As Allegheny County’s international student population increases, some districts feel a cost strain for ESL education

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Gabriela Delgado- Rodriguez (right) and Neroliz Velez-Mercado (left), both from Puerto Rico, work on a behavior chart together in their ESL class at Duquesne City School District. (Photo by Kat Procyk/PublicSource)

Two years ago, the Duquesne City School District had no students designated as English language learners. Now, about 10 percent of the nearly 400 students in the district require English as Second Language [ESL] services. The district serves students in Pre-K through sixth grade.

Similarly, the Carlynton School District saw a fivefold increase in its ESL population in the past five years. For the 2018-19 school year, district officials said the school had 98 ESL students.

These increases are among the most dramatic in Allegheny County. But they are indicative of a trend — ESL enrollment has steadily increased in the county’s public school districts.

Pittsburgh Public Schools saw an 85 percent ESL enrollment increase since 2007. In the past five years, the county’s 42 districts outside the city saw, on average, a 70 percent rise in ESL enrollment. ESL enrollment in those districts reached about 1,700 students in the fall, according to October numbers from the Pennsylvania Department of Education.

Pittsburgh has created a system of a dozen schools that serve as ESL centers and, with prodding from the Education Law Center, provided a myriad of translation services for ESL students and families. District teachers have also worked to transition ESL students to regular classrooms. But smaller districts struggle to afford the costs of hiring staff to meet the needs of growing ESL populations.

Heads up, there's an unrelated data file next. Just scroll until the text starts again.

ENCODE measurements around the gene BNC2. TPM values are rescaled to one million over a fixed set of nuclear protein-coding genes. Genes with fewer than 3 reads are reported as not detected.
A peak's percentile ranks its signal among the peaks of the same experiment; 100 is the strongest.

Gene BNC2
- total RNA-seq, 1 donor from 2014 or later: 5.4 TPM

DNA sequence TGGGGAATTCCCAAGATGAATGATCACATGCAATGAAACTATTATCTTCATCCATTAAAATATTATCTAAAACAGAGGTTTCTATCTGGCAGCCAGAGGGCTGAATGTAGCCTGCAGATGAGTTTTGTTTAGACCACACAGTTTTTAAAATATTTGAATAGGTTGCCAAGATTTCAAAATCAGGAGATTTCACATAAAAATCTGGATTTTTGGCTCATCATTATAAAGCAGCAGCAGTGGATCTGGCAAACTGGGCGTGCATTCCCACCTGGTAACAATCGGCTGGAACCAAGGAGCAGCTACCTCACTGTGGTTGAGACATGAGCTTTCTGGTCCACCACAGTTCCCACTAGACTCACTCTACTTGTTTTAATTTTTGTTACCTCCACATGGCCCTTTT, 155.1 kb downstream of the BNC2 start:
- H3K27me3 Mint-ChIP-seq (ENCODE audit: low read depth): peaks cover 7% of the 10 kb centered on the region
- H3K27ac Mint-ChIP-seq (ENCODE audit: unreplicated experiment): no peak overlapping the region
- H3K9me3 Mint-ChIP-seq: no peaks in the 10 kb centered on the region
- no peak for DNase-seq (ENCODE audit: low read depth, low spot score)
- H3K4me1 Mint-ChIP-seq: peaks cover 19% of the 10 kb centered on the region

Duquesne and Carlynton officials both cite the cost of providing ESL instruction as contributing factors to budget deficits this year.

School officials say the availability of housing in a district’s borders influences the size of the student refugee population.

In Duquesne, families have been settled by placement agencies at the Hilltop/Parkview Manor Apartments. In Carlynton, many of the refugee families reside in the Beechwood Apartments in Carnegie.

Most of the Duquesne’s ESL students arrived after the state data was collected for the year, according to Superintendent Sue Moyer.

The district started the school year with five Spanish-speaking students in need of ESL services. By spring there were 41 ESL students, mostly from Syria, with one student from Somalia and one student from Turkey, according to Moyer.

She said international students have been welcomed by their peers in Duquesne. “The beauty of kids this age, the kids are genuinely interested in each other,” Moyer said.

The influx, however, has created a financial strain on the district. Duquesne budgeted $45,000 for ESL services for 2018-19. But the district spent $130,000 contracting with the Allegheny Intermediate Unit (AIU) for one full-time and one part-time ESL teacher. The AIU provides ESL, special education and other services to public schools in Allegheny County.